GW lied about need-blind admissions. What else are colleges lying about?
If we want to expand college access for low-income students, we need to overhaul admissions at selective colleges. We could radically increase low-income students’ chances of attending top universities if institutions would pledge to:
- use need-blind admissions, admitting students without checking whether or not they can pay full tuition;
- provide need-based aid, giving institutional scholarships to students based on financial need rather than academic or extracurricular merit;
- and apply class-based affirmative action, giving low-income students a leg up in recognition of the extra obstacles they have overcome in order to achieve academic success.
These are big demands, but they are not impossible to achieve. After more than a decade of considering family finances in admissions, Vassar College made the leap to need-blind admissions in 2007.
A number of prestigious universities and liberal arts colleges already offer need-based aid only. And the University of Colorado recently implemented a new socioeconomic affirmative action policy that considers applicants’ “disadvantage index” as well as their “overachievement index.”
The first obstacle in reaching this goal, however, is not that colleges are unable or unwilling to meet these criteria, but rather that they are simply not honest to begin with about how their admissions processes work. This week, the GW Hatchet, the student newspaper of George Washington University in Washington, D.C., reported the university has been misleading applicants for years about the role of finances in admissions decisions.
Up until this week, GW described its admissions process as need-blind. However, new information from university officials reveals the university actually does consider students’ ability to pay when making decisions about those on the cusp of being admitted versus wait-listed—a group which constitutes up to 10 percent of all applicants.
Admissions of Guilt
This isn't the first time universities have provided contradictory or misleading information about their admissions processes. My colleague Richard Kahlenberg wrote in The Chronicle of Higher Education in 2012 about an exchange with MIT in which the university denied using legacy preferences for children of alumni, despite institutional reports to the contrary, and altered the public forms once the discrepancy was pointed out. (Thanks to cached versions, both the original and edited forms are available online—a good reminder that the Internet is forever!)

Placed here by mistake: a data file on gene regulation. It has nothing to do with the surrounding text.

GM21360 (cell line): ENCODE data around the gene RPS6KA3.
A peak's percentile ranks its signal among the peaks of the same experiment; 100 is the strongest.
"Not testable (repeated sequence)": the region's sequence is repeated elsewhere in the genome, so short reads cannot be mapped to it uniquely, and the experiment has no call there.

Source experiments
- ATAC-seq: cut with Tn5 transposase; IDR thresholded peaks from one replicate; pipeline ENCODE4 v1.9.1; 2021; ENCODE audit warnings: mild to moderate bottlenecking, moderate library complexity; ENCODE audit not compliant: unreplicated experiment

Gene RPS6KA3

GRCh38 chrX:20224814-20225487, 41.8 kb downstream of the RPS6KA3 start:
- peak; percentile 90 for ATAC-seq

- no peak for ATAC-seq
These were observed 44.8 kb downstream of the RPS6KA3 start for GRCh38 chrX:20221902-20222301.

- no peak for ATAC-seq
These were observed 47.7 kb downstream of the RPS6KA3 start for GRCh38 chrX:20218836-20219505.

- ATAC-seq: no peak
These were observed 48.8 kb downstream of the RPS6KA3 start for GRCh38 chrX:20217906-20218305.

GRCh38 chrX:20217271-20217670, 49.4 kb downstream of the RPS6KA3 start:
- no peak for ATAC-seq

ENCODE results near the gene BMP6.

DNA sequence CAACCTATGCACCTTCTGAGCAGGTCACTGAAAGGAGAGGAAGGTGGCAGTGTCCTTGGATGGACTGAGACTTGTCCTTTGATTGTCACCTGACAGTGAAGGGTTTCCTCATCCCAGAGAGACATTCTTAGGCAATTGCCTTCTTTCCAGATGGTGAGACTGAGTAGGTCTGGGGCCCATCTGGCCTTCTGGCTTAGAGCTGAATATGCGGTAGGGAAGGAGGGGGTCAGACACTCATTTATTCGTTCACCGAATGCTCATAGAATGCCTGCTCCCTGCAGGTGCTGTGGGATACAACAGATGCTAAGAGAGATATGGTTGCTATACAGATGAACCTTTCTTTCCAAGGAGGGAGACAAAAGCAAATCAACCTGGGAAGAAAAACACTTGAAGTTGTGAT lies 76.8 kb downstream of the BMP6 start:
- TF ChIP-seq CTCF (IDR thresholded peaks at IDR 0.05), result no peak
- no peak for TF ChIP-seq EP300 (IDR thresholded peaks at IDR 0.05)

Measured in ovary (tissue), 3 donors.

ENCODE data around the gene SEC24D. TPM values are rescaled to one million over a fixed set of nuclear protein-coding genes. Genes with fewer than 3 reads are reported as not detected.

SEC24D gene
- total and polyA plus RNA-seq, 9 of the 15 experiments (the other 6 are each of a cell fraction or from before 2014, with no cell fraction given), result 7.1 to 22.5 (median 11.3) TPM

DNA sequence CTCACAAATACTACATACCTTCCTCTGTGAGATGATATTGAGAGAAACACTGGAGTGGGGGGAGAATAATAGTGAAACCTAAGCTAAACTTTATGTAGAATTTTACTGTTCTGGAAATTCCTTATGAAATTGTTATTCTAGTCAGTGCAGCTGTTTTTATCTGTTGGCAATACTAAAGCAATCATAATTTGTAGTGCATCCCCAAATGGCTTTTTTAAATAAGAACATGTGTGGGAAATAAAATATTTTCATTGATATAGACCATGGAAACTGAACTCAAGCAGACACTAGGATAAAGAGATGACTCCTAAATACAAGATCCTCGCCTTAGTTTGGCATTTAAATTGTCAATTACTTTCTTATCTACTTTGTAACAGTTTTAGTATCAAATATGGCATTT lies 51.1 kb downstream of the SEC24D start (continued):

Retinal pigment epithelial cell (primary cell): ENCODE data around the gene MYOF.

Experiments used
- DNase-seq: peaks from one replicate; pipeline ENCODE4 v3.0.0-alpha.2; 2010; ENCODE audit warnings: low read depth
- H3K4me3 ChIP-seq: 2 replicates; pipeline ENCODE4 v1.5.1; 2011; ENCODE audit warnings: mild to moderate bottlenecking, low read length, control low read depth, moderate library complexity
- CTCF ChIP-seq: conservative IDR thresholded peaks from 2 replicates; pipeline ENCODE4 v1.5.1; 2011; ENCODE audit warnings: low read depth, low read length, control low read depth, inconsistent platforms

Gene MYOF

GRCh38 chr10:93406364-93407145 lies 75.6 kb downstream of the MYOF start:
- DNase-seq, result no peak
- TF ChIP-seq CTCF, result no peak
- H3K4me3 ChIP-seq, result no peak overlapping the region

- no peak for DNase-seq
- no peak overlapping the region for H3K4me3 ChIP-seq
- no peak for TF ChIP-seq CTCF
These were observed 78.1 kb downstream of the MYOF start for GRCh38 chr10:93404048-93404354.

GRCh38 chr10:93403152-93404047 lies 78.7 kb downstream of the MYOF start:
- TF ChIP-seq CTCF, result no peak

Earlier this year, a first-person account from one of UC Berkeley’s “external readers” gave a fascinating account of what goes on behind the closed doors of university admissions. Ruth Starkman, a professor at a neighboring university, signed on to help review Berkeley applications for the fall 2011 admissions cycle. While California state law bans universities from considering race or ethnicity in admissions, Starkman’s account makes clear that readers are aware of applicants’ individual racial/ethnic backgrounds.
One can’t help but wonder if this awareness is a factor, conscious or subconscious, as readers score applications.
This secrecy and misinformation is disturbing coming from institutions, whether public or private, benefitting from significant public subsidies. Catharine Hill, President of Vassar College, broke ranks with many colleagues at private universities in telling the New York Times that all colleges, public and private, have a duty to serve people from all walks of life. “If young people don’t have an equal shot at getting a great education, we’re going to create a society we’re not very happy with,” she said.
The good news, at least, is that GW has come clean about its “need-aware” admissions policy. Maybe other colleges will follow suit, shedding light on the mysterious inner-workings of admissions offices. An honest assessment of current practices is the first step toward changing the system.
Photo credit: Flickr, Creative Commons